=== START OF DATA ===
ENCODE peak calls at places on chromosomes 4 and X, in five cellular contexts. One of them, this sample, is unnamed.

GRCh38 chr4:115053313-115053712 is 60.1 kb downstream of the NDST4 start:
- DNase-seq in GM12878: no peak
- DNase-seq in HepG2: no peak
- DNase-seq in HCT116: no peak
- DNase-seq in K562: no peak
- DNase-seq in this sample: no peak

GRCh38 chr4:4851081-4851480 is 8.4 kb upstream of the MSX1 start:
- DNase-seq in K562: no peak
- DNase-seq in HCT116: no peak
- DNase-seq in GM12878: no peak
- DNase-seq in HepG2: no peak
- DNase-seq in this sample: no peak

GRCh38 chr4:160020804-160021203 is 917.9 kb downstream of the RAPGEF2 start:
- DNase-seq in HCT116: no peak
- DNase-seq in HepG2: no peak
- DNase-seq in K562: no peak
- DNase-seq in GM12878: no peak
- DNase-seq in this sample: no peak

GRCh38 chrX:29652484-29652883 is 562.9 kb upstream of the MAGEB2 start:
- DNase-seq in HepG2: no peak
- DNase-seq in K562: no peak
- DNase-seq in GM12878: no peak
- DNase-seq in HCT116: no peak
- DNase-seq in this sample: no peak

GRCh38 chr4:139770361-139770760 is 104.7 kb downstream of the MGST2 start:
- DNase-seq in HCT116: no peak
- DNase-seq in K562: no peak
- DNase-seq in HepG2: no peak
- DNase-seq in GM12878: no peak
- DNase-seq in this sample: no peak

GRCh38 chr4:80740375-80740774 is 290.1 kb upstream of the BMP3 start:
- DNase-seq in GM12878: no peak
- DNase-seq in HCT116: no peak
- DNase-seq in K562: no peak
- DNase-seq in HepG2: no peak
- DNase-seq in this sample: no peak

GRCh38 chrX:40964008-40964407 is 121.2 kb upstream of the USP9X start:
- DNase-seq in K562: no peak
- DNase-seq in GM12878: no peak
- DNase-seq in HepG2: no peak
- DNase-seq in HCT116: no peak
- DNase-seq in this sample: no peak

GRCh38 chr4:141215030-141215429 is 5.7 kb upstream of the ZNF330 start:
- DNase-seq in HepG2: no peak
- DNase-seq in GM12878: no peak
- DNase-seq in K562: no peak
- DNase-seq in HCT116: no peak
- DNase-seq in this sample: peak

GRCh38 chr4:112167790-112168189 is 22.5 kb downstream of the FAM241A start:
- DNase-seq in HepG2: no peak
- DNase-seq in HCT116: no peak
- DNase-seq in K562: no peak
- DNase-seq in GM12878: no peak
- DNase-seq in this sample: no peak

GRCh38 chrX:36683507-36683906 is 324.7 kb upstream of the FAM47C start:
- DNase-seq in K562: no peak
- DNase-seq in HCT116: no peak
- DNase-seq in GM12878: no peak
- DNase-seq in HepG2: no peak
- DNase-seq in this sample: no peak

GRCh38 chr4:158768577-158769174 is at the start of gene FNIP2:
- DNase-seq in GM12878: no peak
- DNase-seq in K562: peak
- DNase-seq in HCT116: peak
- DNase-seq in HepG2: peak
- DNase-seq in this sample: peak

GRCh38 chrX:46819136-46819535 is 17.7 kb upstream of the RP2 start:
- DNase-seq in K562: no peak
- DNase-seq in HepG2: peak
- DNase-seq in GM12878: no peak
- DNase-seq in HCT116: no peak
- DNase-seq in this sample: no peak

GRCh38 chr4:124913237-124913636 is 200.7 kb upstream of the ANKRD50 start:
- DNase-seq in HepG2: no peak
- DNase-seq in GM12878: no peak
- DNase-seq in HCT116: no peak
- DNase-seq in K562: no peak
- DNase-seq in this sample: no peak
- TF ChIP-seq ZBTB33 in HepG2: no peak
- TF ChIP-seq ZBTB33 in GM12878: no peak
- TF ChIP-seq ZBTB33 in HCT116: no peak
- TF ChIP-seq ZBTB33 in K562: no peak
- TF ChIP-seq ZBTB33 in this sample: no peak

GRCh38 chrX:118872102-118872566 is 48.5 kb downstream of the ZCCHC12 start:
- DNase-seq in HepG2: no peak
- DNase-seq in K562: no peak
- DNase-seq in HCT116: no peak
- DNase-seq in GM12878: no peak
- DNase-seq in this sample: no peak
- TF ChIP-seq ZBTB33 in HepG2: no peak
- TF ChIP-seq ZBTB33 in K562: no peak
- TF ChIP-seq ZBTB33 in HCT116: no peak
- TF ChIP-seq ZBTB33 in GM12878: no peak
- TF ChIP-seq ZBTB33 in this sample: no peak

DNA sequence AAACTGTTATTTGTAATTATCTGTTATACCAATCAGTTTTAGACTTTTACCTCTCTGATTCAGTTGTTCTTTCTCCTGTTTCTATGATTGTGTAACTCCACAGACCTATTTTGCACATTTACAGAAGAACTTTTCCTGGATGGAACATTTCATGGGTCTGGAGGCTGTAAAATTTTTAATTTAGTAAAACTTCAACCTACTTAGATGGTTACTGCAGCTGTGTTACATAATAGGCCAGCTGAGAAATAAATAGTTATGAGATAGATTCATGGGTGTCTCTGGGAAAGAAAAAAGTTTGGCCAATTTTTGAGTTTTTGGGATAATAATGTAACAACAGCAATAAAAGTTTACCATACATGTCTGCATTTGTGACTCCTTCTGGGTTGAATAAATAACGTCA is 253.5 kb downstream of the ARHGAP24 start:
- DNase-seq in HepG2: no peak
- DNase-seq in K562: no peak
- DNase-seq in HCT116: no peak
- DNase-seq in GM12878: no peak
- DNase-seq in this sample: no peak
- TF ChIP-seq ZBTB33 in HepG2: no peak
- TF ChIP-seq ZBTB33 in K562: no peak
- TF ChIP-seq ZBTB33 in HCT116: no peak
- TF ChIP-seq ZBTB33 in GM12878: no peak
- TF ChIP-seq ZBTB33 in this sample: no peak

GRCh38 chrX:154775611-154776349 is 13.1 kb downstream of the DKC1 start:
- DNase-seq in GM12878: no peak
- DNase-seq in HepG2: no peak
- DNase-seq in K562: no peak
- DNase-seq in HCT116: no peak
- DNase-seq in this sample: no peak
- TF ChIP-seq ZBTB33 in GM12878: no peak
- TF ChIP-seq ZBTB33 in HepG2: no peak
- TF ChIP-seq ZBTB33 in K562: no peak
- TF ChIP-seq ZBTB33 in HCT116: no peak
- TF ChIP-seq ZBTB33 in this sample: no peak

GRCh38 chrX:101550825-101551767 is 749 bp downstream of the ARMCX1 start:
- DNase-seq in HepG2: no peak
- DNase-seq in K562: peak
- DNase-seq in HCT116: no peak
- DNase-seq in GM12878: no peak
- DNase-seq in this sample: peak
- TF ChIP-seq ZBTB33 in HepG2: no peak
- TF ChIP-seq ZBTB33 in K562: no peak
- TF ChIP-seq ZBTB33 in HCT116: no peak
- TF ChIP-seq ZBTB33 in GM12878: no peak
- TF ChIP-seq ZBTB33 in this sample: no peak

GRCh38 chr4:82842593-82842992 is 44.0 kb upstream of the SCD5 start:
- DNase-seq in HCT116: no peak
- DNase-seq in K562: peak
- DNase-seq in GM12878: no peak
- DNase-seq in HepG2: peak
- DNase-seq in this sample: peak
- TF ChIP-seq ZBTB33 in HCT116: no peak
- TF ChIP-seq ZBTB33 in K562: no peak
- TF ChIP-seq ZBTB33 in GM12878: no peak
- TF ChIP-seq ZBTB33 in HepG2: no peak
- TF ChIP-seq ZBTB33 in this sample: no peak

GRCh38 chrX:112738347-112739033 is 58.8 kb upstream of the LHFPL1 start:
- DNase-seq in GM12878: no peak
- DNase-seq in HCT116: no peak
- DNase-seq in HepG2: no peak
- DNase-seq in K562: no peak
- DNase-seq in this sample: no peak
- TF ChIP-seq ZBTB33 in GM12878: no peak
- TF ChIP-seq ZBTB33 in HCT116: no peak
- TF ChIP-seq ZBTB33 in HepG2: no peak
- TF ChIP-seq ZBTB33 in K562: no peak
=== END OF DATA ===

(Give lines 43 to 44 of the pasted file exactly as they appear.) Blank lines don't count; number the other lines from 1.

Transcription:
- DNase-seq in this sample: no peak

GRCh38 chr4:141215030-141215429 is 5.7 kb upstream of the ZNF330 start: